Prolapsed Intervertebral Disc is the technical term for what is more commonly known as a slipped disc. These intervertebral discs are located between each of the vertebrae of the spine, and act as cushions or shock absorbers as well as help keep the spine flexible.
These discs are made up of a circle of tough, fibrous connective tissue with a central, gel-like core. Located at the centre of this column of vertebrae and discs is the spinal cord, which stretches from the brain stem to the lower back. There are nerve root connections to the rest of the body located between each of the vertebrae.
What is a Prolapsed Intervertebral Disc (Slipped Disc)?
A prolapsed intervertebral disc occurs when the tough, fibrous outer part of the disc ruptures, which allows the gel-like core to bulge and protrude outwards. This damaged disc can then put pressure on the spinal cord or on a single nerve fiber.
This means that not only can a slipped disc cause pain in the area of the disc, but also in the area that the nerve controls, such as an arm or leg. It should be noted that “slipped disc” is something of a misnomer, as the disc is unable to slip or slide. Although a slipped disc can occur anywhere along the spine, it most often occurs in the lower back, between the fourth and fifth vertebrae.
Causes of Prolapsed Intervertebral Disc (Slipped Disc)
It is not always obvious what causes the tough, fibrous connective tissue of the disc to break down. A slipped disc can simply be the result of getting older, as the discs lose their water content with age, making them less flexible and more likely to rupture. However, there are other factors that can put undue pressure on your spine and cause a rupture, such as bending awkwardly, working a job that has repetitive bending and lifting, working a job that involves a great deal of sitting, especially driving, being overweight, participating in weight-bearing sports like weight lifting, or having been through a traumatic injury, such as a road traffic accident or a fall.
In some cases, a person will have no symptoms. If symptoms occur, they are often due to pressure on the nerves. Common symptoms can include:
Numbness and tingling: This occurs in the region of the body that the nerve supplies.
Weakness: This tends to occur in the muscles linked to the nerve, which may cause stumbling when walking.
Pain: This occurs in the spine and can spread to the arms and legs.
If the herniated disk is in the lower back, the pain often affects the buttocks, thighs, calves, and, possibly, the feet. This is often referred to as sciatica because the pain travels along the path of the sciatic nerve.
If the problem occurs in the neck, the shoulders and arms normally experience the pain. Quick movements or sneezing might induce shooting pains.
Diagnosis of Prolapsed Intervertebral Disc (Slipped Disc)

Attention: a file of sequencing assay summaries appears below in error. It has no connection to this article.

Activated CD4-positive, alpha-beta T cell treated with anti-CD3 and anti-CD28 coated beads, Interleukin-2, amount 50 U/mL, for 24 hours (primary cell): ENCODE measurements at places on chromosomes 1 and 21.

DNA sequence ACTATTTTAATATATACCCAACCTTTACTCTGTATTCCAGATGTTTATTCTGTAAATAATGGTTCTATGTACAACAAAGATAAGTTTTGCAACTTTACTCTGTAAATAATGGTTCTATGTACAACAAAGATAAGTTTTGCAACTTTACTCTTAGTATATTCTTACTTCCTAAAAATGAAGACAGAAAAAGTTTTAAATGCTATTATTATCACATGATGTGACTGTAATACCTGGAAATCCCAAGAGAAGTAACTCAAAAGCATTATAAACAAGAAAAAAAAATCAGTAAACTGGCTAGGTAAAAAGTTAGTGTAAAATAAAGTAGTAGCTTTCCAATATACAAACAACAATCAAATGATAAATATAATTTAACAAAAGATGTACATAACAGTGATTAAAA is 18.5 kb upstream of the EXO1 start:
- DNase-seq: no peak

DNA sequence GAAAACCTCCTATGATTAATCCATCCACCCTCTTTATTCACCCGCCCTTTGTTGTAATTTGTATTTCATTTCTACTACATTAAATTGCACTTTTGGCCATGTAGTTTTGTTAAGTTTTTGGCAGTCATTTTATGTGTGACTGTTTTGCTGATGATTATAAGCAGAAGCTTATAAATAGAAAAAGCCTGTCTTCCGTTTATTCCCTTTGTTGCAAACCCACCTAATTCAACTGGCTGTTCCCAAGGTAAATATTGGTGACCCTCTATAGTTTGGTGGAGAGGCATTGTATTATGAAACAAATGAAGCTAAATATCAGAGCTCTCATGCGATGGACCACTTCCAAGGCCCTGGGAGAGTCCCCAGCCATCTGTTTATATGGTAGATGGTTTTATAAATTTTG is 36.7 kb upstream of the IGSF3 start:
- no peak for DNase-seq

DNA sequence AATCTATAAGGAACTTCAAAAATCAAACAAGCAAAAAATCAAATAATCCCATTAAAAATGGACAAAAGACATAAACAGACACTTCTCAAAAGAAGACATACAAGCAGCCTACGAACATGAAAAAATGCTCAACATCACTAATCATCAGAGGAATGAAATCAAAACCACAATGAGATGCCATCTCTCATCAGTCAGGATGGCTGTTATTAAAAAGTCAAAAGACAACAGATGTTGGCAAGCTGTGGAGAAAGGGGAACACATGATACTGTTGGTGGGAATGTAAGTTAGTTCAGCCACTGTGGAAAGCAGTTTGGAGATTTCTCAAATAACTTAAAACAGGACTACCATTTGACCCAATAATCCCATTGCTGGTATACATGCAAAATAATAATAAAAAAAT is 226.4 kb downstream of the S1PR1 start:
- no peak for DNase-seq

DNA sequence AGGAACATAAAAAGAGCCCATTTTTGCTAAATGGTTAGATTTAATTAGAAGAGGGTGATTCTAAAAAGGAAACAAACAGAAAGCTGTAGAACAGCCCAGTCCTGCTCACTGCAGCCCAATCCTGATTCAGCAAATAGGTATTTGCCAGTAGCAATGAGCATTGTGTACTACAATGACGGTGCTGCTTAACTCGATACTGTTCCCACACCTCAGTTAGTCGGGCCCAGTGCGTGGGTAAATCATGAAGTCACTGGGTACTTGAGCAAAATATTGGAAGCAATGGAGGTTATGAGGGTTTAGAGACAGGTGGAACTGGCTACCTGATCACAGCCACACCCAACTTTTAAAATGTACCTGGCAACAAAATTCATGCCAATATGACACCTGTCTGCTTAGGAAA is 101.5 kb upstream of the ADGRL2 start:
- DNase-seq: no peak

If you suspect that you have a slipped disc, your doctor will be able to make a diagnosis from your medical history, symptoms and a physical examination. Your doctor may test your reflexes, walking ability, muscle strength and the sensation in your arms and legs.
This is generally enough to diagnose a slipped disc, but if your doctor needs to be sure or you’re still having symptoms after four to six weeks, he may order a CT scan or an MRI.
Treatment options include medication, therapy, and surgery.
Over-the-counter medication (OTC): Ibuprofen- or naproxen-based drugs can help with mild to moderate pain.
Nerve pain medications: Medications for treating nerve pain include gabapentin, pregabalin, duloxetine, and amitriptyline.
Narcotics: If OTC medications do not relieve discomfort, a doctor might prescribe codeine, a combination of oxycodone and acetaminophen, or another type of narcotic. Side effects include nausea, sedation, confusion, and constipation.
Cortisone injections: These can be injected directly into the area of the herniation to help reduce inflammation and pain.
Epidural injections: A doctor injects steroids, anesthetics, and anti-inflammatory medications into the epidural space, which is an area around the spinal cord. This can help minimize pain and swelling in and around the spinal nerve roots.
Muscle relaxants: These help reduce muscle spasms. Dizziness and sedation are common side effects.
Physical therapists can help find positions and exercises that minimize herniated disk pain.
Therapists may also recommend:
• Treatment with heat or ice
• Ultrasound, which uses sound waves to stimulate the affected area and improve blood flow.
• Traction, which can alleviate pressure on the affected nerve.
• Short-term bracing for the neck or lower back, to improve support.
• Electrotherapy, as electric impulses might reduce pain for some people.
If symptoms do not improve with other treatments, if numbness persists, or if bladder control or mobility worsen, the treating doctor might recommend surgery.
In most cases, the surgeon removes only the protruding portion of the disk. This is an open discectomy.
The surgeon will usually conduct open discectomy using a laparoscopic technique, opening a small hole in either the front or back of the spine.
This technique avoids the need to remove small portions of the vertebrae or to move the spinal nerves and spinal cord to access the disk.
Below the waistline, the spinal cord separates into a group of individual nerves, collectively called the caudaequina or “horse’s tail.” In rare instances, a herniated disk can compress this entire set of nerves.
This can cause permanent weakness, paralysis, loss of bowel and bladder control, and sexual dysfunction. If this occurs, emergency surgery is the only option.
Seek medical advice if
• There is any bladder or bowel dysfunction.
• The weakness progresses and prevents normal activities.
• There is increasing numbness around the inner thighs, the backs of the legs, and the rectum.
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